'Zoobiquity' conference at Penn Vet highlights human-animal similarities
Both gorillas and humans suffer from heart disease. Osteosarcoma is the most common type of bone cancer in children as well as in dogs. And anxiety can instigate hair pulling in people and feather-pulling in birds.
These are just a few examples of health conditions that cross species lines. Veterinarians have long been aware of these interspecies similarities, but many human medical practitioners are just beginning to appreciate them. “Zoobiquity,” a conference that will be held at Penn on Saturday, April 2, aims to raise attention and increase understanding of how veterinary and medical professionals can work together and learn from one another to improve the health of all species.
The Zoobiquity conference stemmed from a book of the same name by cardiologist Barbara Natterson-Horowitz and science writer Kathryn Bowers that argues for increased collaboration among medical and veterinary health care workers. Accordingly, the conference encourages participation across disciplines. The Perelman School of Medicine, the School of Veterinary Medicine, and the School of Nursing are conference partners; each school has faculty presenting.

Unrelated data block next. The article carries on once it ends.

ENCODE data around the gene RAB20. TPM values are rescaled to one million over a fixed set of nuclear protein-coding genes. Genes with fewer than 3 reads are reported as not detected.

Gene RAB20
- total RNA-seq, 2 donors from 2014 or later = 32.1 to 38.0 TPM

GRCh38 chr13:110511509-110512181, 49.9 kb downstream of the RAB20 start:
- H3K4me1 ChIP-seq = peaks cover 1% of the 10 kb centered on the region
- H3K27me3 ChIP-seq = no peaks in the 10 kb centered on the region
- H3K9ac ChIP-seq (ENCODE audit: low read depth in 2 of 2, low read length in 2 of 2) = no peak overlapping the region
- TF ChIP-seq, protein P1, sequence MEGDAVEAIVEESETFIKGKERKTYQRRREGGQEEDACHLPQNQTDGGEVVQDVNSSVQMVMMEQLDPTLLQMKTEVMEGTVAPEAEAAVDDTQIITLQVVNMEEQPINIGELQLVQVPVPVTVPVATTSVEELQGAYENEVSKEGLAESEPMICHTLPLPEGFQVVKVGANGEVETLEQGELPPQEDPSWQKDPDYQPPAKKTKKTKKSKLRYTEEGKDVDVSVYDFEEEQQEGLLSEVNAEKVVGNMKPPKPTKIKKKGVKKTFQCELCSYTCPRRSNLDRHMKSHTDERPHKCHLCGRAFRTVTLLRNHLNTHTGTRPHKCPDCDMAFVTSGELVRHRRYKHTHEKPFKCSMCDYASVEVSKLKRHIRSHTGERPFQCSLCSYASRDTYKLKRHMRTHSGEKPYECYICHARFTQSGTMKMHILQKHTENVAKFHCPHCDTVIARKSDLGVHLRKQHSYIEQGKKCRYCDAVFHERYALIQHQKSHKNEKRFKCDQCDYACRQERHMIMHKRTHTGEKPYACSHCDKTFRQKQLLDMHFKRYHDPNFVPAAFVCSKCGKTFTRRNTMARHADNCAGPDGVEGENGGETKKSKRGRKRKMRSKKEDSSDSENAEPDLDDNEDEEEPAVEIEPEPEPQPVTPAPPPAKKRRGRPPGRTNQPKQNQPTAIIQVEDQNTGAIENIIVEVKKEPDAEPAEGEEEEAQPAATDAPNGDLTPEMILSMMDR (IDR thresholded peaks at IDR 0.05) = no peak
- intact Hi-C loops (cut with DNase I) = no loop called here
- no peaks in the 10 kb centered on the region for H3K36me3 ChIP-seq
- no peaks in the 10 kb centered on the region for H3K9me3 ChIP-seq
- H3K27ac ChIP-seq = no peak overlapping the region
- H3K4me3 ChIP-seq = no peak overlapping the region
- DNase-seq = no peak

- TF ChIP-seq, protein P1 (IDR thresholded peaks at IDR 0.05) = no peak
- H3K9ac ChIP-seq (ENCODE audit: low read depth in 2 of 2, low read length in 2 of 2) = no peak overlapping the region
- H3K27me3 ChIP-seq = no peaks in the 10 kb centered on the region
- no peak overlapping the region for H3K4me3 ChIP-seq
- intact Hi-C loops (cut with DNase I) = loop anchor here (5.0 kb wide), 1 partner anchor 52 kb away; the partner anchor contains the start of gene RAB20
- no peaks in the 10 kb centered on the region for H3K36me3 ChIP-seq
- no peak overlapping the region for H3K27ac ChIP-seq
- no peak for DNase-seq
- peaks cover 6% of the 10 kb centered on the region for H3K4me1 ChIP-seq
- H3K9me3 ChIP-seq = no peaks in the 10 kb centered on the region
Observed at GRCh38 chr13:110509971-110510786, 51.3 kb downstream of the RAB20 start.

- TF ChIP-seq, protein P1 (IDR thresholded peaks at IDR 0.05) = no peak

“There are so many remarkable interactions that can develop at Penn because we have so many great health schools on one campus,” says Penn Vet Dean Joan Hendricks, who will be speaking at the conference in a joint presentation with Penn Medicine’s Sigrid Veasey about sleep apnea. “The whole conference is put together so the audience can have that ‘Aha!’ experience and see the benefits of joint research across veterinary and human medicine.”
The morning sessions of the conference, to be held at the Smilow Center for Translational Research, 3400 Civic Center Blvd., will involve presentations on conditions that affect both humans and animals. In addition to Hendricks’ and Veasey’s discussion, Nicola Mason of Penn Vet and Kristy Weber of Penn Medicine’s Abramson Cancer Center will explain the similarities in how osteosarcoma affects both children and dogs, and how research in dogs is informing human therapies. Penn Medicine’s Elizabeth Grice and Penn Vet’s Charles Bradley will also share their research on atopic dermatitis, a skin disease, which correlates closely between humans and dogs.
In the afternoon, attendees will have the choice of going on rounds at Penn Vet’s Ryan Hospital or New Bolton Center, or at the Philadelphia Zoo—in each case, learning about how a veterinary condition may shed light on a human one. Ryan Hospital cases will examine aggressive behavior and cleft palates, while those at New Bolton will focus on atrial fibrillation and obesity. At the zoo, cases will showcase studies of cardiac conditions, enteritis, and behavior changes in response to novel environments.
Registration is open to 240 health care professionals and 70 students.
For more information, visit the Zoobiquity 2016 website. Penn Medicine faculty and staff can input code PENNMED50 for $50 off registration.